Outline is, at least superficially, a travel book. The narrator is escaping England for warmer, more picturesque climes, and therefore has more space to look at her life from a remove. In Transit, she’s back home, and in the process of altering what home means and looks like. She encounters old friends, friends who knew her back before the divorce. We learn a lot more about her previous relationship, about her sons, about what’s she’s lost and looking for, about what she’s going through to make that lose comprehensible. As a consequence, there are a lot of great lines about relationships. For instance: “it seems to me that most marriages worked in the same way that stories are said to do, through the suspension of disbelief. It wasn’t, in other words, perfection that sustained them so much as the avoidance of certain realities.” Or how her hairdresser—her hairdresser!—tells her “‘You can’t stop people coming in... and you can’t ask what’s in it for you when they do.’” Or—and this one is probably my favorite—how “a lot of people spent their lives trying to make things last as a way of avoiding asking themselves whether those things were what they really wanted.”
If that line doesn’t make you want to read the book, I don’t know what will.
There’s something else Sam said in our podcast conversation that I’ve been returning to ever since. Like I said, Sam’s book (like his research) is about the computational foundations of cognition. Essentially: what AI-based computer models best approximate the thinking process of humans? If you give a computer model and a human participant the same information, do they come to same conclusion? If they do, then perhaps that computer model is a good description of what’s happening in the human mind. But because computer simulated models and human minds are very different things—a fact that even cognitive neuroscientists can appreciate—there’s an ever-present question about what constitutes a useful model and whether it successfully approximates reality. How close a fit, exactly, do you have to get for the project to be worthwhile?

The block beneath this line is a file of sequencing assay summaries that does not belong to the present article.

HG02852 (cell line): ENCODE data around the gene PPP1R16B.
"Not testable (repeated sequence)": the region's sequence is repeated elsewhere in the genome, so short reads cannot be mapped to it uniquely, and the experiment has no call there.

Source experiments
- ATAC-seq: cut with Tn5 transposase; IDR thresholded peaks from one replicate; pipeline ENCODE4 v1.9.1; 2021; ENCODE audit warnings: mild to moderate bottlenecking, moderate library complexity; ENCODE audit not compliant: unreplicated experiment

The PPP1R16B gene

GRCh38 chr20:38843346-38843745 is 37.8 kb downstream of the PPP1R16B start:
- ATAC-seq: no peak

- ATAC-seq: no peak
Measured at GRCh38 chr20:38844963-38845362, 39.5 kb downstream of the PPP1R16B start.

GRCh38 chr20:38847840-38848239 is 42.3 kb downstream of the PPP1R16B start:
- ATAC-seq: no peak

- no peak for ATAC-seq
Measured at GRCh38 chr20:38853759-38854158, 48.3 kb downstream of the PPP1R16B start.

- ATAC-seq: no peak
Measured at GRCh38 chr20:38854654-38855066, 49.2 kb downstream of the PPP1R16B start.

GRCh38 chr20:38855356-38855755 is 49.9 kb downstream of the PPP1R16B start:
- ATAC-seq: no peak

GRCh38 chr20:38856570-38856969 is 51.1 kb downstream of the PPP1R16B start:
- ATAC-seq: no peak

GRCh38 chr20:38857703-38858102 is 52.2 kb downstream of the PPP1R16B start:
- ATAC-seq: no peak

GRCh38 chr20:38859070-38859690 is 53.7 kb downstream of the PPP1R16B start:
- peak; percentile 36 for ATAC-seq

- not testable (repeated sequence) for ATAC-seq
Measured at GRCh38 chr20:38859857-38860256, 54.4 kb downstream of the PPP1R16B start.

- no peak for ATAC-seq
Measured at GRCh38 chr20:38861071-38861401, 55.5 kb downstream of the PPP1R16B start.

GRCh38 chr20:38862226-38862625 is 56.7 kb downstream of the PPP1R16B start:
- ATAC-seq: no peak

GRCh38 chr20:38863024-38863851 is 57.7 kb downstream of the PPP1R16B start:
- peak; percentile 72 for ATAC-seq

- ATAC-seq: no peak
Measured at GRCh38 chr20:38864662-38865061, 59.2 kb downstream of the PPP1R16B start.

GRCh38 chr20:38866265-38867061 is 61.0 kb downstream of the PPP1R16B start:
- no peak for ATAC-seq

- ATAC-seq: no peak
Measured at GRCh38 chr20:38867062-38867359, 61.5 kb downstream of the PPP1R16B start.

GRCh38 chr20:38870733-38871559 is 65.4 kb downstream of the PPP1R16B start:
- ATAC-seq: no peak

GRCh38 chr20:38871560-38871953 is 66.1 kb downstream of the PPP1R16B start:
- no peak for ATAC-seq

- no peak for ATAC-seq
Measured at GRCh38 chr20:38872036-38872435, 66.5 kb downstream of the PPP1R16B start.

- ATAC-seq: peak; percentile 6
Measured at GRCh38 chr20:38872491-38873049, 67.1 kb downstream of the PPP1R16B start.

I asked Sam this question and his response was that the point of these models was not to describe reality. The point is to articulate the space of possibilities, to see concrete version of all the different truths that could be found, if you were actually to find them. Models, then, don’t have to be right. But they have to give a strong version of a particular position. The more I think about it, the more I’ve come to think about the novels the same way. The point of them is not to be “right” in some unassailable, scientific sense of the word. The point of them is to play out in detail the consequences of working from a specific set of premises. This is one reason, I think, why Cusk’s (and Sorkin’s) unrealism makes their works seem more vivid and more true than reality itself.
Cusk’s work, in particular, is a model of what human relationship could be like if we could express our thoughts and feelings to one another like a world-class novelist. It is a model of how things could play out if we understand the same sensitivity and understanding to others that we extend to ourselves. In Cusk’s rendering, that world doesn’t look too different from the one we live in. Maybe that has to do with the whole passivity thing, how we can never get to a point where we can have everything we want, and so maybe it’s better to just not want anything at all and just accept what we get. Even if we could explain to ourselves and to each other exactly what we wanted, it wouldn't mean we'd be any closer to getting it.
I don’t view that as a negative, though. It entails its own kind of freedom. Freedom from the liability of self-blame when things don’t go the way we hoped. Freedom to let things unfold as they may, even when we feel powerless to alter them. Freedom to forgo the right to judgment, of ourselves and others. But then again, who knows. I haven’t read the third book yet. Maybe she does get what she wants. I doubt it. But I look forward to finding out.